Bidvest group, buoyed by a war chest of $1 billion (R12,9-billion), is on the hunt for local and international acquisitions as the company seeks organic and acquisitive growth.
Chief executive Lindsay Ralphs said the company was continuously pursuing select international and local opportunities to complement its existing offerings.
“We have ample headroom to accommodate expansion opportunities. We’d be able to raise $1 billion should we need it, or about R14 billion to R15 billion, and that has been confirmed by a lot of the bankers,” Ralphs said.
The company’s expansion plans come a year after it spun off its food service division, Bidcorp, in a $5 billion listing on the JSE.
In October, Bidvest acquired Brandcorp, a distributor of industrial and consumer products.
The group said the acquisition of Brandcorp contributed R535 million to its revenue and R71 million to its operating profit for the period.
The food service unit accounted for 60 percent of Bidvest’s sales in the six months to the end of December 2015.
The group yesterday reported a 4.4 percent rise in half-year profit.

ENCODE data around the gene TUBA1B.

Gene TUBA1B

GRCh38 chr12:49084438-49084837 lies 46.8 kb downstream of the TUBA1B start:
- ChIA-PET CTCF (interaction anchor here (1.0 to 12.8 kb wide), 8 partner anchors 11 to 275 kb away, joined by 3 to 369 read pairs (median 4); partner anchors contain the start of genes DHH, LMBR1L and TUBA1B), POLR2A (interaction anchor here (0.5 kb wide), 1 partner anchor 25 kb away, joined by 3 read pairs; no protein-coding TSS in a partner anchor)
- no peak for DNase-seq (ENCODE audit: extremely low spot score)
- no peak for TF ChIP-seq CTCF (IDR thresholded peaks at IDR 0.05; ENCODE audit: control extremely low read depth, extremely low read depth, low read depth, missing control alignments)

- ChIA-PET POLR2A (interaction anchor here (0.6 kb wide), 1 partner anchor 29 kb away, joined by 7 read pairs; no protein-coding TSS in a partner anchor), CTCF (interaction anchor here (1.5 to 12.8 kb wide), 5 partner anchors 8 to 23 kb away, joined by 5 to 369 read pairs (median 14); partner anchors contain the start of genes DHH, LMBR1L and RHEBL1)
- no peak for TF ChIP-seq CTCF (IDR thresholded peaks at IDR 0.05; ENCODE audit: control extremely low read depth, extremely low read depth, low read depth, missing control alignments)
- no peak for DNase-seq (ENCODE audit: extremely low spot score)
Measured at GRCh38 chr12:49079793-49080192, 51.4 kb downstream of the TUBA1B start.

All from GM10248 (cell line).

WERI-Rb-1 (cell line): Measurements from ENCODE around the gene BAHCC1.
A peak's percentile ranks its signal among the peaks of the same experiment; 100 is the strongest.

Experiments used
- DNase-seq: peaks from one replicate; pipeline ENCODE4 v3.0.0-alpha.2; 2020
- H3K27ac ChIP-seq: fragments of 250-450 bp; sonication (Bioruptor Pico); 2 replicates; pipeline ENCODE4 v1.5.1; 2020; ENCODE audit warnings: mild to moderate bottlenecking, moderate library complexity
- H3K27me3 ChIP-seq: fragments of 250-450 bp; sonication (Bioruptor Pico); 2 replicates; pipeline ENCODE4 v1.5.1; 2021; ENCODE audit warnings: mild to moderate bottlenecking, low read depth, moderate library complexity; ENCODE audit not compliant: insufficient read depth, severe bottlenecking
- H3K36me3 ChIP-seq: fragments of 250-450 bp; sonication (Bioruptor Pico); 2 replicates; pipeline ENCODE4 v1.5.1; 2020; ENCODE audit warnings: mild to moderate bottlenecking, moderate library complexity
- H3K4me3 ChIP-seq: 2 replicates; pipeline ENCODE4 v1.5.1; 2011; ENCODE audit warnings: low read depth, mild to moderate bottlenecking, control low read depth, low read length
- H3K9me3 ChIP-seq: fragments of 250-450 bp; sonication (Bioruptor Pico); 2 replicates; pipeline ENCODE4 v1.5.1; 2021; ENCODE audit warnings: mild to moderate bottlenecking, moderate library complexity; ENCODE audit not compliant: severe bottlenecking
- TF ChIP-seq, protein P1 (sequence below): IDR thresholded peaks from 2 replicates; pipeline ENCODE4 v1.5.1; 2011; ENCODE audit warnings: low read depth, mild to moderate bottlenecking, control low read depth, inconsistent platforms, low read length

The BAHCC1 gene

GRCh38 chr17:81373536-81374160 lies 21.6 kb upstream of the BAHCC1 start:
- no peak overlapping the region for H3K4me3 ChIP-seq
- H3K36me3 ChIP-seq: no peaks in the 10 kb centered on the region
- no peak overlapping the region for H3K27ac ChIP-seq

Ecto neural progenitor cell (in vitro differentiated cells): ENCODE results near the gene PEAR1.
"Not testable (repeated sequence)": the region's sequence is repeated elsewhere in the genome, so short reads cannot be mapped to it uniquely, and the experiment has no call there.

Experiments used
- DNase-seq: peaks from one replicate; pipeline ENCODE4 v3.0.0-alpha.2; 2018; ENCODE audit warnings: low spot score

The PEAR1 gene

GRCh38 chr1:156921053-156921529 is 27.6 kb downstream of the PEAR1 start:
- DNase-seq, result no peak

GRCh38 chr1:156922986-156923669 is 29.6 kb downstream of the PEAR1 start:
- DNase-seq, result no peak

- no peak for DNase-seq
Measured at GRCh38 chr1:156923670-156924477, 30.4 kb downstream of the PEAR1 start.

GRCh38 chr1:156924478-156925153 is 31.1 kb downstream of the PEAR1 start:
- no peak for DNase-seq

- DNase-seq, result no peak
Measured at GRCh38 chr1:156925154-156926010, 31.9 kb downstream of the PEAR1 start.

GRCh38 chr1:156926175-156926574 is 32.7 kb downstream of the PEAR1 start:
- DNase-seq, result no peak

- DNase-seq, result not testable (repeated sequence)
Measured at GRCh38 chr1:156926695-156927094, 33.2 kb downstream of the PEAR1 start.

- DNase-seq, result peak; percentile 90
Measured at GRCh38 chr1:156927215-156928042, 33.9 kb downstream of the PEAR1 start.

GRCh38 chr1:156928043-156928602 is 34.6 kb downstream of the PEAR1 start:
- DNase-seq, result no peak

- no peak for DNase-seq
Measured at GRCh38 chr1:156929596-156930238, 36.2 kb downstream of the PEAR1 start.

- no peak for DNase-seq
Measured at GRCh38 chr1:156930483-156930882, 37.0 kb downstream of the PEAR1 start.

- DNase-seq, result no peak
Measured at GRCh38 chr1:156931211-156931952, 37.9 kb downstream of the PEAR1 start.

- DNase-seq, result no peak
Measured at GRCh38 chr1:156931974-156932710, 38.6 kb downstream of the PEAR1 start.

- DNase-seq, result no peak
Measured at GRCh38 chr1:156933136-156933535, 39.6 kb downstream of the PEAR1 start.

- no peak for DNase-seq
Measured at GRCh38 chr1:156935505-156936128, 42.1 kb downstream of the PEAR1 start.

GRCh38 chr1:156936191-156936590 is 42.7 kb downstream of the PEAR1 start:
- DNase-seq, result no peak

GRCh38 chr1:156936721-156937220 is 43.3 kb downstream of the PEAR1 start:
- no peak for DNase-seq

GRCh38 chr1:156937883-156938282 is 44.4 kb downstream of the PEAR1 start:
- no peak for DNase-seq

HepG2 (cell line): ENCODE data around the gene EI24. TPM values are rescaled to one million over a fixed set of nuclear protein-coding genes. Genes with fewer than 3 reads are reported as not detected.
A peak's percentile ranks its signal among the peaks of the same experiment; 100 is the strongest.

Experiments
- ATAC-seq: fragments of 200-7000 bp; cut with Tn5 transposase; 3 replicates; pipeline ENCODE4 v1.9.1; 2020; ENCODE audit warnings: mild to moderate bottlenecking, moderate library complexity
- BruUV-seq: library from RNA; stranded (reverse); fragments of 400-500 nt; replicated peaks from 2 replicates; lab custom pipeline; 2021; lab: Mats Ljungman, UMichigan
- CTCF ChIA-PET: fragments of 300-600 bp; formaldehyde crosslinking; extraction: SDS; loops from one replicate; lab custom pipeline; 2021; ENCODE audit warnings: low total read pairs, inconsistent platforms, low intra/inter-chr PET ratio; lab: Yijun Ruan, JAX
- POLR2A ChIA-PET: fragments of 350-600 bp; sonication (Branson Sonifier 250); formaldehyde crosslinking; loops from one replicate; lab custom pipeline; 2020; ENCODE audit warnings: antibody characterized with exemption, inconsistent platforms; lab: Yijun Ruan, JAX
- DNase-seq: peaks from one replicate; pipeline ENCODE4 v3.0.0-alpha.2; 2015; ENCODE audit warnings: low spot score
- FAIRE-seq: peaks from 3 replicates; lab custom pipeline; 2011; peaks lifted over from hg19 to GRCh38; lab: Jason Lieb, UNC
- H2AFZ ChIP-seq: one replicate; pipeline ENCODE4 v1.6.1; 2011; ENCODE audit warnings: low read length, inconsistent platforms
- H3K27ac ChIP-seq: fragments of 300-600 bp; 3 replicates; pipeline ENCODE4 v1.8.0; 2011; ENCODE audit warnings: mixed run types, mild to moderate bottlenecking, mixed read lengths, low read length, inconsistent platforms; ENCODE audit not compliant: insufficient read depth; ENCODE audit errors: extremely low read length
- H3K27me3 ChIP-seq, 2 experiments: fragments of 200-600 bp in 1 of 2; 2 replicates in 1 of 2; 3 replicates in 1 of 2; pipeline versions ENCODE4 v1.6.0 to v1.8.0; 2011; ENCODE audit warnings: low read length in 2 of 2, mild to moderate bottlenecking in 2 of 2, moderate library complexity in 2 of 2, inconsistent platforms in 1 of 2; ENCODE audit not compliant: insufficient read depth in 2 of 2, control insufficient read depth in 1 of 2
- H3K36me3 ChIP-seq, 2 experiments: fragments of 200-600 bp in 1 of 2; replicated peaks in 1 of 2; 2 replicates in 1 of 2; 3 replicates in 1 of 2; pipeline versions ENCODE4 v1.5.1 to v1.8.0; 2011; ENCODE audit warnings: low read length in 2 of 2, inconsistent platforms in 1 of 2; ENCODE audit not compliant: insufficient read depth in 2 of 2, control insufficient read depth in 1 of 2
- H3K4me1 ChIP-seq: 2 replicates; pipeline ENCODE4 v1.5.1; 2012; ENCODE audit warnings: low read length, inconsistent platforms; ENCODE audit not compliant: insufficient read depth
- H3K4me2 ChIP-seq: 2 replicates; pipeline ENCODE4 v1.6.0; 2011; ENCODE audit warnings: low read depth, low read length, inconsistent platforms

Headline earnings per share increased to 510.3cents for the six months to December, from 489c in the comparative period.
Revenue rose 4.1 percent to R36 billion, and the company’s trading profit increased by 3.2 percent to R2.8 billion.
Cash generated from operations shot up 30 percent to R1.8 billion.
Bidvest declared an interim dividend of 227c per share.
The company’s seven businesses had mixed results for the period.
The services unit went up 5.2 percent to R6.4 billion, accounting for 27 percent of the company’s trading profit.
The freight business’s revenue decreased by 18.6 percent to R2.4 billion, while the automotive division reported a 1.8 percent increase in revenue to R12.3 billion.
The office and print business’s revenue declined by 1.4 percent to R5 billion.
The financial services unit’s revenue surged by 32.7 percent to R2 billion, while the commercial business’s revenue increased by 24.8 percent to R3.7bn.
The company’s electrical business recorded a marginal increase of 1.9 percent to R2.7 billion.
However, profits of its Namibian business nosedived by 80 percent to R23 million, accounting for just 1 percent of the group’s total trading profit for the period.
Bidvest said this was because of a reduction in fishing quotas. The group owns 52 percent of Bidvest Namibia.
Bidvest shares dropped 1.02 percent on the JSE to close at R163.31.
By Kabelo Khumalo for www.businesslive.co.za